Bouncing Back to School after COVID: 3 Steps to Help Students Harness their Positive Energy
We had heard about the “Coronavirus”, kids were making jokes about it, it was on the news...but it wasn’t here. It didn’t affect our small rural state. Until it did.
I remember walking down the hall, finishing up my tasks for that afternoon and glancing into our school’s main patio. The feelings that bubbled up were unexpected and overwhelming. Small children were standing in line with their parents to collect their belongings.
How would parents, who already struggle to balance their family and work lives now, learn to deal with the collision of both worlds so suddenly?
How would teachers, accustomed to creating engaging, hands-on projects now enter this uncharted territory to deliver effective digital lessons to their students?
And the kids, we always say how resilient they are, but they too were in uncharted territory with the rest of us, like the blind leading the blind. Their social development would come to a complete halt, they had no idea what was to come. None of us did really.
Now we’re coming into more uncharted territory...the return to school? Or are we? The difference between students and adults is that we’ve had more time to experience hardships, ups and downs and develop skills to become stronger. Many of us have accepted that there are simply some things that are beyond our control, but we’ve learned to control the controllables, change the changeables. Most elementary school-aged children are not quite there yet.
As school counselors and educators, how do we help them bounce back and prepare for the possibility that this isn’t over? How do we harness their energy into something positive and exciting? How do we teach them to live every day in the present moment, rather than in fear of what might or might not happen?
1. The first step is to acknowledge that all of us have had many feelings throughout this process that were unexpected. Some possibly felt excited to be home, some felt guilty for enjoying a much-needed break from school and work, some likely felt lonely and scared...and those feelings are from some of the adults I know!
2. Next, as humans (both adults and children), we tend to naturally focus on the negative, it’s an unfortunate part of being human, but once we’re aware, we have the power to change it! Overwhelming research has shown that 80% of our thoughts are negative, 80%! How researchers determine that statistic, I have no idea...but really, it’s no wonder many of us wander around in a bundle of nerves, our thoughts are dictating our reality! When I was young, I really didn’t know any different way to think, but now I do. Let’s start them young and shift this for the students so they can change this statistic. The how is actually quite simple if we teach them to be consistent.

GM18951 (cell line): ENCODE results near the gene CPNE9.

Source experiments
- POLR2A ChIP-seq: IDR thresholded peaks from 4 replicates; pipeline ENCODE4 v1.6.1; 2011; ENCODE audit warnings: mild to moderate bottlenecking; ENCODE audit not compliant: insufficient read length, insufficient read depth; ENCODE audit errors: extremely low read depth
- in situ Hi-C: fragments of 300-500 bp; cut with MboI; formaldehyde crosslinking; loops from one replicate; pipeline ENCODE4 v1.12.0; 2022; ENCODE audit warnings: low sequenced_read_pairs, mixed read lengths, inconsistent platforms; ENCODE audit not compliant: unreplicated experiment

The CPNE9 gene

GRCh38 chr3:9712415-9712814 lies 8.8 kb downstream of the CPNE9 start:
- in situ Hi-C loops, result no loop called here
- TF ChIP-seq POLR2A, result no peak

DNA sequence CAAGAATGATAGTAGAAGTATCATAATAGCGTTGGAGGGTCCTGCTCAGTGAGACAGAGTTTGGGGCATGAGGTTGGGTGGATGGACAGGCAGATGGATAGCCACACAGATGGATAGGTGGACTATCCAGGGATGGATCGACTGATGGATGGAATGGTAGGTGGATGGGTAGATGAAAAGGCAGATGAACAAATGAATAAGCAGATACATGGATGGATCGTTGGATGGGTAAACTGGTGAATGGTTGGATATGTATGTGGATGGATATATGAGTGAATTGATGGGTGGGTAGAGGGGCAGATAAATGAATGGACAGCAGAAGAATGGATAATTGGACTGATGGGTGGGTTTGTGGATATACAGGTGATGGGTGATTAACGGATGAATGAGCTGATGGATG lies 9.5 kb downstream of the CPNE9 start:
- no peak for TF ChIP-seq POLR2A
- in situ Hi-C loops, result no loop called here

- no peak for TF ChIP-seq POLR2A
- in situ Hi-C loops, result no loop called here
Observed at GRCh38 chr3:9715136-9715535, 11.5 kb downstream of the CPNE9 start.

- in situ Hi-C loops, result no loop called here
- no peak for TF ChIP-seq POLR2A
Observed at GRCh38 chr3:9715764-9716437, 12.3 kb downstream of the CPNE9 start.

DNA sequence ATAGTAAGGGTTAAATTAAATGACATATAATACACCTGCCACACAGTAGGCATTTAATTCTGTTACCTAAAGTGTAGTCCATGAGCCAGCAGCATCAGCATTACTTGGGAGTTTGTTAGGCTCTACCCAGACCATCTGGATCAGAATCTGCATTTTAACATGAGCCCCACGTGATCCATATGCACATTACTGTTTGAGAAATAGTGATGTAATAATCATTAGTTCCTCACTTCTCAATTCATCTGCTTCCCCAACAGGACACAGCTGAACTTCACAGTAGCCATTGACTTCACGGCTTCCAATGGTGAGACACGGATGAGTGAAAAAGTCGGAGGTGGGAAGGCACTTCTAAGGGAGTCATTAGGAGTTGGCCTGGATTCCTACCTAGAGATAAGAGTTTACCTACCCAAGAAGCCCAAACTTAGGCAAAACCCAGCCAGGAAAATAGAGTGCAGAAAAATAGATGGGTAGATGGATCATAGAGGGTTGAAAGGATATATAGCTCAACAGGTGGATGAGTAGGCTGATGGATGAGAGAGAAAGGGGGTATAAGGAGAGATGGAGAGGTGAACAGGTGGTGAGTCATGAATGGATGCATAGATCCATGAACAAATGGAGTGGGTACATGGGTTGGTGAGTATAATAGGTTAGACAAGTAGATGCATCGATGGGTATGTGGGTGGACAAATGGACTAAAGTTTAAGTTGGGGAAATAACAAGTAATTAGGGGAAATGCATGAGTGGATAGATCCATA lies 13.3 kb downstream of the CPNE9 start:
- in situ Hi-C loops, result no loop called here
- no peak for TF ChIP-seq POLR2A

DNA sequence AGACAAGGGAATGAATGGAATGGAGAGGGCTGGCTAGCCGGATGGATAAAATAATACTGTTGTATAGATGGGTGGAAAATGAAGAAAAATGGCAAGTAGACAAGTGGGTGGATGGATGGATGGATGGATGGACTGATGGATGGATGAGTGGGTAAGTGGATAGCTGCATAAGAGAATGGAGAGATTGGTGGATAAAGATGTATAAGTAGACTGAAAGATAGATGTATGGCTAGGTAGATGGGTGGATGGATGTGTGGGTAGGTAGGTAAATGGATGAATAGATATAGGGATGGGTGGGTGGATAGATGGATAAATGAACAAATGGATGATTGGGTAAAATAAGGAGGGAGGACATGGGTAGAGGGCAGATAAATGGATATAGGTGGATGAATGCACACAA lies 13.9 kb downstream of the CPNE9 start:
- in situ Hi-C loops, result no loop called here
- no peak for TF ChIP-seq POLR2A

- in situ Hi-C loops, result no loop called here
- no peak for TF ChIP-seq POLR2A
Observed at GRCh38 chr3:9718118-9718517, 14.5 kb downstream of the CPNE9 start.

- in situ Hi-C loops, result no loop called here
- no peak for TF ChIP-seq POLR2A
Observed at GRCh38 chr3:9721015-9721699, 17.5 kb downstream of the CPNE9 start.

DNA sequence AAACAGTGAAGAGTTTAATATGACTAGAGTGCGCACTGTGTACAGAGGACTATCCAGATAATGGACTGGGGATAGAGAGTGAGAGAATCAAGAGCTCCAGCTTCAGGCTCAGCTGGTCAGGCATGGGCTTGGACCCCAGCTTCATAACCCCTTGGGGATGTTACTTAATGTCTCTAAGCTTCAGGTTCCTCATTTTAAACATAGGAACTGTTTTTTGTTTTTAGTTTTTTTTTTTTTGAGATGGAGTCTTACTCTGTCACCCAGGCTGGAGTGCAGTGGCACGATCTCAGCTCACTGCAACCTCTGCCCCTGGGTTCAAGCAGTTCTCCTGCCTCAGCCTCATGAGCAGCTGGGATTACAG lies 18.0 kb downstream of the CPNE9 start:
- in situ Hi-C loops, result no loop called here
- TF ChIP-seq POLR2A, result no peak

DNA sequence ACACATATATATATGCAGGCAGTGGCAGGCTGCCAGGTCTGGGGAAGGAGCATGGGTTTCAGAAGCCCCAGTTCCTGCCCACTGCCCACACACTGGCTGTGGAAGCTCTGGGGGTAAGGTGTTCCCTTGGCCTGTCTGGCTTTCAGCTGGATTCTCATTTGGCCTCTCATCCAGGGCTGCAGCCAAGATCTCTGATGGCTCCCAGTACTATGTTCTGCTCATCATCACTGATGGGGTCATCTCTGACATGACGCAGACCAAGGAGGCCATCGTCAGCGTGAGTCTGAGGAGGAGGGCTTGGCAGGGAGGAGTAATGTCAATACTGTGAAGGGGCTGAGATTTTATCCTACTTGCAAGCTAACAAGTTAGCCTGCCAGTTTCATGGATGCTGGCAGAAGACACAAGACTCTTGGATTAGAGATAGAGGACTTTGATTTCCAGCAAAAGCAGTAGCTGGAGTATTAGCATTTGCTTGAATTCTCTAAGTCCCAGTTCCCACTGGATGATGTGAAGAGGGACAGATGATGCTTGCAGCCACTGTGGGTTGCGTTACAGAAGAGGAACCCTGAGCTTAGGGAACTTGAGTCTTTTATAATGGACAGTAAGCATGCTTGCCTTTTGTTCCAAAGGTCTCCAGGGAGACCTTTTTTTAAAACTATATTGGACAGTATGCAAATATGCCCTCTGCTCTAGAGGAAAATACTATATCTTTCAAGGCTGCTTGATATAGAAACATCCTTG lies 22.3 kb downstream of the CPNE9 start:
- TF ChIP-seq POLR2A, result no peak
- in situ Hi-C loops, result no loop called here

This brings us to the second step of the bouncing back process, which is to teach them to engage in daily gratitude practice. Gratitude is a POWERFUL process that when integrated into a daily routine can produce amazing results such as reduced stress, increased happiness and an overall life satisfaction.
What better way to jump back into the school year with some fun activities such as creating gratitude stones, taking gratitude walks or creating a gratitude jar or calendar? Practicing gratitude WILL increase the positive energy in your classroom and give students a bit of power. You see when kids believe they can’t change their reality, they can’t. Better yet, when they believe they can change their reality, they can.
3. Finally, while we can’t control the uncontrollables or change the unchangeables, we DO have the power to create SOME change. Like adults, kids just want to feel secure that some things are within their control. Let’s teach them how to do that. It wouldn’t hurt if we practiced these concepts a bit too! One of my close friends frequently says, “here, take my advice, I’m not using it.” It makes me laugh every time but how true. The more consistent we are with teaching these strategies to others, the more frequently we’ll use them ourselves.
To teach them this, I have a few different ideas! First help them identify those things that they wish they could change. Sometimes they just need the opportunity to say it out loud. Next, explore those things that they have control over. What action CAN they take to feel more calm and content? You can find the lessons here on my Teachers Pay Teachers website.
This final step incorporates discussion, movement, and mindfulness activities to help students stay in the moment and focus on what makes them feel good, rather than worry about what could happen (or the uncontrollables).
The most important thing that I would LOVE for you to take away from this is that this is not a “one and done” type activity. If these three steps are used on a daily or even weekly basis, you can teach your students to create a lifestyle change and new way of thinking. Let’s help them harness their energy in a positive way!